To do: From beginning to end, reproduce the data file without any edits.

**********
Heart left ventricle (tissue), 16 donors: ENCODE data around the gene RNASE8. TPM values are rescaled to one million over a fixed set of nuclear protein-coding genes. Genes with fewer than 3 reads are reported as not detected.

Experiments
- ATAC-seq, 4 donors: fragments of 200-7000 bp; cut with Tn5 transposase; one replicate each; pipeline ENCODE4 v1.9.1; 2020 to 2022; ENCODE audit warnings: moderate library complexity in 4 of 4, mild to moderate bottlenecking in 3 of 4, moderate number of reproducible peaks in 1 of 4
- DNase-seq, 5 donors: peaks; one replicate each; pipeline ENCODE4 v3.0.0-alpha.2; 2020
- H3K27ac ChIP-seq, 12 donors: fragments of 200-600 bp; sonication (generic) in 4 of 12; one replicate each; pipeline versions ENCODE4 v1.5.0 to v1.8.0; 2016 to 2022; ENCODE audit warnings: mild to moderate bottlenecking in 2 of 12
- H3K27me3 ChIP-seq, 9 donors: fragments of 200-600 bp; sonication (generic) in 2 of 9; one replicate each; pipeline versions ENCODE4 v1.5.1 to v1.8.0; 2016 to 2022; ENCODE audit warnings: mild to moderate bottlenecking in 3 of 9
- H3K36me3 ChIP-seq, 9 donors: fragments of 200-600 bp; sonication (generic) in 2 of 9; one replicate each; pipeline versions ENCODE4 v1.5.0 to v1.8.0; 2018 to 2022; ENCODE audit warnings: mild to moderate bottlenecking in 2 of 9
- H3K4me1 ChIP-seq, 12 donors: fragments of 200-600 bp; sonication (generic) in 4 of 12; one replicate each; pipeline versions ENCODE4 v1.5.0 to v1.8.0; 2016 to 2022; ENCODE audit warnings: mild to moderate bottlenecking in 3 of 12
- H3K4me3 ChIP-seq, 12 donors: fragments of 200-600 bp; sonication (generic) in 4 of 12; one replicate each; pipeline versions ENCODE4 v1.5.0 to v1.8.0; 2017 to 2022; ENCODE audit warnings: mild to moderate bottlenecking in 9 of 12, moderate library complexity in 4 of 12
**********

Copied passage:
Heart left ventricle (tissue), 16 donors: ENCODE data around the gene RNASE8. TPM values are rescaled to one million over a fixed set of nuclear protein-coding genes. Genes with fewer than 3 reads are reported as not detected.

Experiments
- ATAC-seq, 4 donors: fragments of 200-7000 bp; cut with Tn5 transposase; one replicate each; pipeline ENCODE4 v1.9.1; 2020 to 2022; ENCODE audit warnings: moderate library complexity in 4 of 4, mild to moderate bottlenecking in 3 of 4, moderate number of reproducible peaks in 1 of 4
- DNase-seq, 5 donors: peaks; one replicate each; pipeline ENCODE4 v3.0.0-alpha.2; 2020
- H3K27ac ChIP-seq, 12 donors: fragments of 200-600 bp; sonication (generic) in 4 of 12; one replicate each; pipeline versions ENCODE4 v1.5.0 to v1.8.0; 2016 to 2022; ENCODE audit warnings: mild to moderate bottlenecking in 2 of 12
- H3K27me3 ChIP-seq, 9 donors: fragments of 200-600 bp; sonication (generic) in 2 of 9; one replicate each; pipeline versions ENCODE4 v1.5.1 to v1.8.0; 2016 to 2022; ENCODE audit warnings: mild to moderate bottlenecking in 3 of 9
- H3K36me3 ChIP-seq, 9 donors: fragments of 200-600 bp; sonication (generic) in 2 of 9; one replicate each; pipeline versions ENCODE4 v1.5.0 to v1.8.0; 2018 to 2022; ENCODE audit warnings: mild to moderate bottlenecking in 2 of 9
- H3K4me1 ChIP-seq, 12 donors: fragments of 200-600 bp; sonication (generic) in 4 of 12; one replicate each; pipeline versions ENCODE4 v1.5.0 to v1.8.0; 2016 to 2022; ENCODE audit warnings: mild to moderate bottlenecking in 3 of 12
- H3K4me3 ChIP-seq, 12 donors: fragments of 200-600 bp; sonication (generic) in 4 of 12; one replicate each; pipeline versions ENCODE4 v1.5.0 to v1.8.0; 2017 to 2022; ENCODE audit warnings: mild to moderate bottlenecking in 9 of 12, moderate library complexity in 4 of 12